As mentioned, I also have the expanded edition of Lauds and Vespers. In fact, I've just obtained a second copy to give to a friend as a Christmas present!!! I can throughly recommend it to all those who would like to try out the LOH in Latin with a translation at hand. The translations of the office hymns might also be used with the vernacular editions of the LOH used in the UK and the USA as an alternative to the ordinary hymns provided in these books.

Like Clavus, I'd love to see a second volume with the propers for all feasts and memorials. I'm also eagerly anticipating the reprint by Southwell Books of the 1961 Diurnal Romanum, which according to their website should be due at any time.

DIVINE OFFICE

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RCD
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quote:
Originally posted by Divine Office:
[QB]I'm also eagerly anticipating the reprint by Southwell Books of the 1961 Diurnal Romanum, which according to their website should be due at any time.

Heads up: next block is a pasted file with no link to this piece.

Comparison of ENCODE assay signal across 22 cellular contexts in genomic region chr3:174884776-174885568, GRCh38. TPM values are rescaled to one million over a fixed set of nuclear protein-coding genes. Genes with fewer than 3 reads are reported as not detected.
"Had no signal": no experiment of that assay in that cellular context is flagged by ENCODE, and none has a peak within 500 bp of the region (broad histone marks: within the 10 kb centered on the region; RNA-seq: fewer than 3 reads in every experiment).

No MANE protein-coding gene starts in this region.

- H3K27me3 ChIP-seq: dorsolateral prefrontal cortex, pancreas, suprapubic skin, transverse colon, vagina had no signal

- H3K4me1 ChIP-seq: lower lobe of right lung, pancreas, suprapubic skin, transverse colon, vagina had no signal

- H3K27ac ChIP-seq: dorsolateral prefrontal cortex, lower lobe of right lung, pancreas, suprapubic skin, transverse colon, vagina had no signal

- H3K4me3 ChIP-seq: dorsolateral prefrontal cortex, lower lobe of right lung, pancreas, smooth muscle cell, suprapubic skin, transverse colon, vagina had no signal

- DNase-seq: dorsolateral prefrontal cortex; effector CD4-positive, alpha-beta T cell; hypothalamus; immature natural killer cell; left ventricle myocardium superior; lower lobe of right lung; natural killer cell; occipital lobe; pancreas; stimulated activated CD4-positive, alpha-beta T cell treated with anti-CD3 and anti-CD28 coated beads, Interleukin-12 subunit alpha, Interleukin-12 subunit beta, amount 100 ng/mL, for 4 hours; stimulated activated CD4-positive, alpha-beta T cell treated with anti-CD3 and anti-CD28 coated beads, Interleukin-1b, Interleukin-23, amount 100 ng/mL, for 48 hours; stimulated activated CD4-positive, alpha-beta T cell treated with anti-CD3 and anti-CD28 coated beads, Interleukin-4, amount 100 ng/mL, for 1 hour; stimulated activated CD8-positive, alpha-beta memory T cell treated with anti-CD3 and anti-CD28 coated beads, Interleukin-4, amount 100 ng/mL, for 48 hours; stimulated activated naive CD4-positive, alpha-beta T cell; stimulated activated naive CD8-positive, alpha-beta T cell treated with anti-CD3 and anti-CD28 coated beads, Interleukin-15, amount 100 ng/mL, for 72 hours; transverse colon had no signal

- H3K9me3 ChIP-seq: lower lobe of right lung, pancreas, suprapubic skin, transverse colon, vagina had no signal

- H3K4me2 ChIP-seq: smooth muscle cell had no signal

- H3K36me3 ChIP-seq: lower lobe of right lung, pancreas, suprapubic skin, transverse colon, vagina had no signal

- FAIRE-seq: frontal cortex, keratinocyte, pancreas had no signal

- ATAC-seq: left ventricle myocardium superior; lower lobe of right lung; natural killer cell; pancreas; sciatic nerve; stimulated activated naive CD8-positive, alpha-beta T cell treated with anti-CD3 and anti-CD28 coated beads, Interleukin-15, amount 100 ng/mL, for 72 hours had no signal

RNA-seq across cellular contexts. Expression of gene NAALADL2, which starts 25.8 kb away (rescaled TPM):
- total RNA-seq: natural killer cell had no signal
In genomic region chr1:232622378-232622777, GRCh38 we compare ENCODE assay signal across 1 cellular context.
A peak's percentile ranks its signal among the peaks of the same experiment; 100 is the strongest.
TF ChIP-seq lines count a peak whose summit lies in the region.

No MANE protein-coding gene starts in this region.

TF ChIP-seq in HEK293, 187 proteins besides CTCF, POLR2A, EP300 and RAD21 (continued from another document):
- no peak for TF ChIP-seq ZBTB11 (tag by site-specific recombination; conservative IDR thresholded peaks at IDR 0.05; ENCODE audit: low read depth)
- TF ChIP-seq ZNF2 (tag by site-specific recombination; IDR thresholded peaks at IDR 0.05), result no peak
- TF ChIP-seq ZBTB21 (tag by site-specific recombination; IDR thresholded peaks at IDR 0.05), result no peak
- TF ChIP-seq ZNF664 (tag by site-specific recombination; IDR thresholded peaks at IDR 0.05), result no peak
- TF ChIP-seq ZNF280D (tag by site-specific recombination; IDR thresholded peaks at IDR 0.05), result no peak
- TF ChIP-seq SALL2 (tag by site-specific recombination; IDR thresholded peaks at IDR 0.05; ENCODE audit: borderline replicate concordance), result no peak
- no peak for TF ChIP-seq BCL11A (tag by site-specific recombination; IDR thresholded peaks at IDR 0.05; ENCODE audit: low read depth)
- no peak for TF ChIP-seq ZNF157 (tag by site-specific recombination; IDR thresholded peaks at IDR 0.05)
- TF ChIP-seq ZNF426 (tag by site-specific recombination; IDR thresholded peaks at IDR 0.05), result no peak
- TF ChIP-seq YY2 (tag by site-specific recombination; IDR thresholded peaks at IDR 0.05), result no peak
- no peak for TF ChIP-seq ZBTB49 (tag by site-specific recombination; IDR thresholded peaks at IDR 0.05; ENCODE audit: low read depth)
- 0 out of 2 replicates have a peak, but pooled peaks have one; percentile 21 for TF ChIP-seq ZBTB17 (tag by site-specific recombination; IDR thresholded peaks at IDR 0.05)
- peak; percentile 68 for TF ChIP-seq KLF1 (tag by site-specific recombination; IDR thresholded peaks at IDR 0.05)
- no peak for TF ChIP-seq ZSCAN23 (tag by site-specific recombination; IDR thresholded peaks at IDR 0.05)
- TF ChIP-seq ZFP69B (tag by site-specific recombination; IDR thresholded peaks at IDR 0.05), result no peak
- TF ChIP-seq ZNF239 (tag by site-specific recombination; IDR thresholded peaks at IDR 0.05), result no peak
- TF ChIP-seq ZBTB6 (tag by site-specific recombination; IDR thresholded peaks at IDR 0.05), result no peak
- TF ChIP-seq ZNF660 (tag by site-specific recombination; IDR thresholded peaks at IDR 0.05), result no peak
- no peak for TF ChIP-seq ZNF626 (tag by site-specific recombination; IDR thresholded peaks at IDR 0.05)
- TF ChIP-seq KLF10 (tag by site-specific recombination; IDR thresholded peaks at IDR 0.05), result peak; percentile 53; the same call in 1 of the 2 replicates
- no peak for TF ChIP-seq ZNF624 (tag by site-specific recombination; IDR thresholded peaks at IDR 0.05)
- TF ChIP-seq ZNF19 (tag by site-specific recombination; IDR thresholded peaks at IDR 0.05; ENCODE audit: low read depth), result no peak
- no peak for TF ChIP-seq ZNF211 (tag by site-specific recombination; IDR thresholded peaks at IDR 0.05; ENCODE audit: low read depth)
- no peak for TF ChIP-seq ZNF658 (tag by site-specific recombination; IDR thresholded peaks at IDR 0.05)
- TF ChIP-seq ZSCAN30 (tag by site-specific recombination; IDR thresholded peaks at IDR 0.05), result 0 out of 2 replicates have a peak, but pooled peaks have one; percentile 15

How will you use a 1961 Diurnal for the LotH?
The Internet archive has an old antiphonale diurnal (and a Vesperale) that you might want to check out- very comprehensive including the Little Office. The only things mssing will be those added from 1913-1958 which is not much. Only a few saints and Christ the King.

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Divine Office
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RCD wrote:-

quote:
How will you use a 1961 Diurnal for the LotH?

I would pray one or more of the "old" offices occasionally from the 1961 book as a change from the current LOH. I have a copy of the Anglican Breviary which I have used in the same way. For example, for several weeks I prayed Sunday Vespers from the AB as a change from the current LOH Vespers.

The LOH is my "default" office, which currently includes Morning Prayer in public in my local RC church and Evening Prayer said privately. However, I also like to experiment with other forms of office for personal use.

DIVINE OFFICE

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Boadicea Trott
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I`ve just found this , which might prove to be an interesting online resource for the LOTH.
It is based on Phyllis Tickle`s work, and can be customised to your own time zone .
I prayed it this morning and enjoyed it for a change [Smile]
Lots of articles etc on the site too.

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Pine Marten
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Thanks for that link, BT, I’ve just prayed through the Midday Office. As you say, many interesting articles to read and loads of other links.